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Cough Medicine For Diabetics With High Blood Pressure

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Cold Medicines That Are Safe For Diabetes

Searching for relief for your runny nose, sore throat, or cough? Many over-the-counter cough, cold, and flu remedies list diabetes as an underlying condition that may indicate you should leave the medication on the shelf. The warnings are clear: "Ask a doctor before use if you have: heart disease, high blood pressure, diabetes." Unfortunately, your doctor is not along for the trip to the pharmacy. Because illness causes your body to release stress hormones that naturally raise blood glucose, you'll want to be sure that over-the-counter medications won't increase blood glucose levels, too. Simple Is Best for Cold Medicines Keep it simple by choosing an over-the-counter medication based on the types of ingredients proven to relieve your particular symptoms. Often a medication with just one ingredient is all you need to treat your symptoms rather than agents with multiple ingredients. "To choose the correct medication, take time to speak to a pharmacist," says Jerry Meece, R.Ph., CDE, of Gainesville, Texas. "The proper remedies may not only make you feel better, but also cut the length of the illness and possibly save you a trip to the doctor." Oral cold and flu pills are often a bett Continue reading >>

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Popular Questions

  1. PaulinaB

    Hi all,
    I bought some cold medication that contains: paracetamol, phenylephrine and guaifenesin. On the leaflet is says "do not take if you have diabetes" (along other medical conditions). I'm wondering - WHY? Is there any specific reason or is this just general "advice"? It's not even in the "take special care" section, but in the big bold "do not take".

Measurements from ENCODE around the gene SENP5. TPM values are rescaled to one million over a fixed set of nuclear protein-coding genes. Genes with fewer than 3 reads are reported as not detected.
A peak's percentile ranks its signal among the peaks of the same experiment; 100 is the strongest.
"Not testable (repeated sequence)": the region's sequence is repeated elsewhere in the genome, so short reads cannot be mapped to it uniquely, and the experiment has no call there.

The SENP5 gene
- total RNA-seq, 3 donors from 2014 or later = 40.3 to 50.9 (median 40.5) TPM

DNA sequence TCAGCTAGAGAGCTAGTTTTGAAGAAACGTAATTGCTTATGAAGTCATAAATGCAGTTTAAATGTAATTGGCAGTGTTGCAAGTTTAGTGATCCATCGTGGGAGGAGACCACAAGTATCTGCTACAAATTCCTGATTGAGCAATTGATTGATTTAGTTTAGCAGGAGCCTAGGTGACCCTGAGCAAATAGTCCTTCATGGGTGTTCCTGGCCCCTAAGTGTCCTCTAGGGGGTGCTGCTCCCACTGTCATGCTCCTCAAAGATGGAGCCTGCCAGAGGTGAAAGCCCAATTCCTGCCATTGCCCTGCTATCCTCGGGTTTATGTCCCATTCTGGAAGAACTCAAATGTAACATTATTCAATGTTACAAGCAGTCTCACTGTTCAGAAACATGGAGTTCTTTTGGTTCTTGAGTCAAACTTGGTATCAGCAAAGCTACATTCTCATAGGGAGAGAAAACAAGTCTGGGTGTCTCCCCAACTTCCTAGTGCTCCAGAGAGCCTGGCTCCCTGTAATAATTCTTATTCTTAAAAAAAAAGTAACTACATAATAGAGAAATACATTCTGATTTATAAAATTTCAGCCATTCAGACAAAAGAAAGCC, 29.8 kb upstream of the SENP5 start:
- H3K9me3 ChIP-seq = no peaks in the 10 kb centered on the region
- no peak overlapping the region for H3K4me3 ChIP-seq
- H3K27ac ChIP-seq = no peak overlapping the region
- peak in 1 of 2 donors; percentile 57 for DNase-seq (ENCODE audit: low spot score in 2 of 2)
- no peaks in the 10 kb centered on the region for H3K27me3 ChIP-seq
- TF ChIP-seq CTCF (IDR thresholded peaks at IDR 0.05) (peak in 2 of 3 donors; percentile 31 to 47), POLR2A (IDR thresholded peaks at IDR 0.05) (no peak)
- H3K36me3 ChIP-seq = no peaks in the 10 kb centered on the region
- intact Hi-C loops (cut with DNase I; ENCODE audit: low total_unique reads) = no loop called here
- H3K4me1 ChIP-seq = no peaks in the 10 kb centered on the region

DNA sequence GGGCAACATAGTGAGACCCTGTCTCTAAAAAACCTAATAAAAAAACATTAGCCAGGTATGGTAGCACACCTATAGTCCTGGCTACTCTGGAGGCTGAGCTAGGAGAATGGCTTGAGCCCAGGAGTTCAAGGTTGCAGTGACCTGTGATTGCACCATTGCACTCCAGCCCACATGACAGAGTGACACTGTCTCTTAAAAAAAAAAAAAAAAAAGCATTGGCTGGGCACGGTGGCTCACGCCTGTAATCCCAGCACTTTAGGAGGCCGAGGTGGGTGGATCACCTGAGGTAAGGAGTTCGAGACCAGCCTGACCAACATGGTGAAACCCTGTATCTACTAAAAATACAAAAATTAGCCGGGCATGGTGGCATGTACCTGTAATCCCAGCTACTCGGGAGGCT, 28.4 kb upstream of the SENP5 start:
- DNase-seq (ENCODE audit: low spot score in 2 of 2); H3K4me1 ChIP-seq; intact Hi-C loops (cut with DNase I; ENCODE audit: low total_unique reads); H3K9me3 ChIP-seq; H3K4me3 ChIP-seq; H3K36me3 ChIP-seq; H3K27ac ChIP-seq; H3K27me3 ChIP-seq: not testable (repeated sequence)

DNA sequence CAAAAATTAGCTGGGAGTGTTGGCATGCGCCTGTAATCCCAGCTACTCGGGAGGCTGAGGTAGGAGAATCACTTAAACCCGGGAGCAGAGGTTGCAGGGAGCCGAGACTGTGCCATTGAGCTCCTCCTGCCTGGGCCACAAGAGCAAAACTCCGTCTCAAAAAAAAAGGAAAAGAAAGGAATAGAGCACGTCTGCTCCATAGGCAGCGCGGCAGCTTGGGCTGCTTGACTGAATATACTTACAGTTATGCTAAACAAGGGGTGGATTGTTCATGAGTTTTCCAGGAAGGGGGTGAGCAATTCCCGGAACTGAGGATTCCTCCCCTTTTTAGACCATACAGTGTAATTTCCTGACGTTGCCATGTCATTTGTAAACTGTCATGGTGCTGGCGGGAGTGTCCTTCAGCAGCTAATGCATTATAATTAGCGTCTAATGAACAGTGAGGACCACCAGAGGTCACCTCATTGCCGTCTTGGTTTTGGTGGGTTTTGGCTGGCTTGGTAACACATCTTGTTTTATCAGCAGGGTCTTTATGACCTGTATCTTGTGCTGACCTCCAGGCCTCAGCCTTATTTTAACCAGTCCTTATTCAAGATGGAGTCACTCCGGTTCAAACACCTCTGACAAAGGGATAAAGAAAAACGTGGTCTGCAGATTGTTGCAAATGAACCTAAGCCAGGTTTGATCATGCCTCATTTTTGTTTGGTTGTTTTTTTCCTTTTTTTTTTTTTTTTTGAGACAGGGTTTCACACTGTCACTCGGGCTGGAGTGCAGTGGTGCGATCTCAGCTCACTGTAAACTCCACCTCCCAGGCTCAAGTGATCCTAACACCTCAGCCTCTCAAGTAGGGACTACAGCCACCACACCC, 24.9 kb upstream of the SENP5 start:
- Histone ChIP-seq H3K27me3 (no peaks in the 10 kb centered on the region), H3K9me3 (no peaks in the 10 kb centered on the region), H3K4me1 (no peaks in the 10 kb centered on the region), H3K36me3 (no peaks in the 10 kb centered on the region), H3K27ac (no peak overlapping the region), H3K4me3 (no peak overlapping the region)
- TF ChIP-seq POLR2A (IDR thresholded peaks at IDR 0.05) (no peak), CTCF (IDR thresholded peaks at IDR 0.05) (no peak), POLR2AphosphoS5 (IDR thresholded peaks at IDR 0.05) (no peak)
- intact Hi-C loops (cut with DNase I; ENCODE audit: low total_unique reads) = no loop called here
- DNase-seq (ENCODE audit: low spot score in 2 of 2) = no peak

I know that there are other therapies/treatments for cold, I was just curious if there's anything special about those ingredients that can be "bad" for diabetics. I always assumed that if something can affect you BG, it would be in the "take care" section, and the "do not take" section was for serious, potentially life-threatening interactions.

  2. kimbo1962

    PaulinaB said: ↑
    Hi all,
    I bought some cold medication that contains: paracetamol, phenylephrine and guaifenesin. On the leaflet is says "do not take if you have diabetes" (along other medical conditions). I'm wondering - WHY? Is there any specific reason or is this just general "advice"? It's not even in the "take special care" section, but in the big bold "do not take".
    I know that there are other therapies/treatments for cold, I was just curious if there's anything special about those ingredients that can be "bad" for diabetics. I always assumed that if something can affect you BG, it would be in the "take care" section, and the "do not take" section was for serious, potentially life-threatening interactions.
    Click to expand... When I was first diagnosed and picking up my first script for metformin the lovely pharmacist told me from then on to always say I was diabetic when purchasing over the counter medicines, I think it's due to some containing sugar- she did say there sugar free versions of most cough meds for example

  3. poohtiggy

    PaulinaB said: ↑
    Hi all,
    I bought some cold medication that contains: paracetamol, phenylephrine and guaifenesin. On the leaflet is says "do not take if you have diabetes" (along other medical conditions). I'm wondering - WHY? Is there any specific reason or is this just general "advice"? It's not even in the "take special care" section, but in the big bold "do not take".
    I know that there are other therapies/treatments for cold, I was just curious if there's anything special about those ingredients that can be "bad" for diabetics. I always assumed that if something can affect you BG, it would be in the "take care" section, and the "do not take" section was for serious, potentially life-threatening interactions.
    Click to expand... I agree with Kimbo on this, it's probably sugar content. I have just had a hacking cough and because of other medication I have to avoid decongestants so I bought a simple Buttercup syrup and it contained something like 62g of sugar per 5ml spoonful, the box also had a warning for diabetics. Thanks Kimbo I did not know there were sugar free cough medicines I will look into that

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